Evenki

The Evenks are a nomadic indigenous people, one of the Northern Indigenous Peoples (pop. 30,000 est.) of Siberia, Russia. The Evenki form one of the 56 ethnic groups officially recognized by the People's Republic of China.

The Evenks were formerly known as tungus. This designation was spread by the Russianss, who acquired it from the Yakuts and the Siberian Tatars (in the Yakut language tongus) in the 17th century. The Evenks have several self-designations of which the best known is even, evenk. This became the official designation for the people in 1931. Some groups call themselves orochen, 'an inhabitant of the River Oro' orochon, 'a rearer of reindeer', ile, 'a human being', etc. At one time or another tribal designations and place -- names have also been used as self-designations, for instance, manjagir, birachen, solon etc. Several of these have even been taken for separate ethnic entities. The Evens or Lamuts receive a separate mention, because though originally close to the Evenks, they are now considered to be a different people.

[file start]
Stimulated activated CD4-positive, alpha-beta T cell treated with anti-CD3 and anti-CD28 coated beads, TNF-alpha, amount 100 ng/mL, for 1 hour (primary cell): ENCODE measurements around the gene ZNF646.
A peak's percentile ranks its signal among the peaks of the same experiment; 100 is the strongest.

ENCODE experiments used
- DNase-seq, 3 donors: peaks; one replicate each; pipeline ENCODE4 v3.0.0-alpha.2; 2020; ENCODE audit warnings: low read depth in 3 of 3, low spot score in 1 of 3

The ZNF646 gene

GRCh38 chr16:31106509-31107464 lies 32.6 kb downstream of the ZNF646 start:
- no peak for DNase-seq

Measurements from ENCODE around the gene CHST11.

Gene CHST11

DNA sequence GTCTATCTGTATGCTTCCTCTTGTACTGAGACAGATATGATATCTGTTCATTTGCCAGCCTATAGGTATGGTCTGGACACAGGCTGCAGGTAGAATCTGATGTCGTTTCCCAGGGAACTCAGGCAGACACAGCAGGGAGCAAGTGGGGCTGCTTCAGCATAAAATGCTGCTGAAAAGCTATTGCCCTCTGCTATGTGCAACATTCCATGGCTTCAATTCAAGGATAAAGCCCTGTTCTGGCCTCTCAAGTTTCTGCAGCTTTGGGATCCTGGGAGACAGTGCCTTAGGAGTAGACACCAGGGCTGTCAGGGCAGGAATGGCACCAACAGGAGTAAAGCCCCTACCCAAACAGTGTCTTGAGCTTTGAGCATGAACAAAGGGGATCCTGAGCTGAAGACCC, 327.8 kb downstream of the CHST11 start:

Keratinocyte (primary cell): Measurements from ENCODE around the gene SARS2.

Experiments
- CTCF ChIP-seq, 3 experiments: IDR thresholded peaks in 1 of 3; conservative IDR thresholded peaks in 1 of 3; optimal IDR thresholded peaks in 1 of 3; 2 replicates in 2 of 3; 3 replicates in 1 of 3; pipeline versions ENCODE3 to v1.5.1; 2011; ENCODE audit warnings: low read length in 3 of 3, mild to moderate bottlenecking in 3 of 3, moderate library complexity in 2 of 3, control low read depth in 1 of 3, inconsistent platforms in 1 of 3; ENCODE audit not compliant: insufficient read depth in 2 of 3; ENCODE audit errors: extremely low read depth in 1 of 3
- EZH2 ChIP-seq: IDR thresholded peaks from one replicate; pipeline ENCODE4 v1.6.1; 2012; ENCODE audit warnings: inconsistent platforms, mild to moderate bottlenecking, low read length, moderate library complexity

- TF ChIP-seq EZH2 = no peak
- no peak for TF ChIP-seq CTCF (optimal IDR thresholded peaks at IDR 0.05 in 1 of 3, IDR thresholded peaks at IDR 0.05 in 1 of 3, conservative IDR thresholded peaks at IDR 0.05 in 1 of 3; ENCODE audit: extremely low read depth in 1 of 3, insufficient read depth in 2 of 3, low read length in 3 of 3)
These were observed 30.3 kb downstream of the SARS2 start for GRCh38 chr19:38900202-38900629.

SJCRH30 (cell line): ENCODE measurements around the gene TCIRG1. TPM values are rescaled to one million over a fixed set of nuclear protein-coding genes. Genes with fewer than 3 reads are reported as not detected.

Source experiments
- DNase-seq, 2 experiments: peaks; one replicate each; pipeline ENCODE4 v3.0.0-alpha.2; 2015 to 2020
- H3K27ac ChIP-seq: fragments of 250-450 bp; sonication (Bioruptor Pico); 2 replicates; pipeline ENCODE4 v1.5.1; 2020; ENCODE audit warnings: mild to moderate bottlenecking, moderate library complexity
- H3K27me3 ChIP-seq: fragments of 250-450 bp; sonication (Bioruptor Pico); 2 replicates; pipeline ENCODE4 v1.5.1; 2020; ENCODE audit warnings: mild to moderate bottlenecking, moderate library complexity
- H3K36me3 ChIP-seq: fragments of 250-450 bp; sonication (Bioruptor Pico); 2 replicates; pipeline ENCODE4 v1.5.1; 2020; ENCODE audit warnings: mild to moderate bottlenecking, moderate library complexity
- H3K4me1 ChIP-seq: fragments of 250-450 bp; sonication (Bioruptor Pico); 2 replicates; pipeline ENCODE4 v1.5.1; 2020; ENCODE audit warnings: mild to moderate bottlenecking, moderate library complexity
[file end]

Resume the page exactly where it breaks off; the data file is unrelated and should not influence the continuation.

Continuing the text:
The Evenks inhabit a huge territory of the Siberian taiga from the River Ob in the west to the Okhotsk Sea in the east, and from the Arctic Ocean in the north, to Manchuria and Sakhalin in the south. The total area of their habitat is about 2,500,000 km². In all of the Russian Federation only the Russians inhabit a larger territory. According to the administrative structure, the Evenks inhabit, amonst others, the Tyumen and Tomsk regions, the Krasnoyarsk district, the Irkutsk, Chita, and Amur regions, Buryatia and Yakutia, the Khabarovsk district and the Sakhalin region. However, their autonomous national territory is confined solely to the Krasnoyarsk district, where 3,200 of the 30,000 Evenks live. Close to 12,000 Evenks live in Yakutia. A large Evenk community (the Solon, the Tungus, the Ainak, the Nakagyr and the Orochon) lives in the northeast of China, close to the Soviet border, while others inhabit areas of Inner Mongolia and Manchuria.

Anthropologically the Evenk belong to the Baikal or Paleo-Siberian group of the Mongolian type, originating from the ancient Paleo-Siberian people of the Yenisei River up to the Okhotsk Sea.

The Evenk language is the largest of the northern group of the Manchu-Tungus languages, a group which also includes the Even and Negidal languages. The basic vocabulary has much in common with the Mongolian and the Turkic languages, indicating a close relation. In certain areas the influences of the Yakut and the Buryat languages are strong. The influence of Russian is general and overwhelming (in 1979, 75.2 % of the Evenk were fluent in Russian). The Evenk language varies considerably and is divided into three large dialect groups: the northern, the southern and the eastern dialect. These are further divided into minor dialects. The written language was created in the late 1920s.


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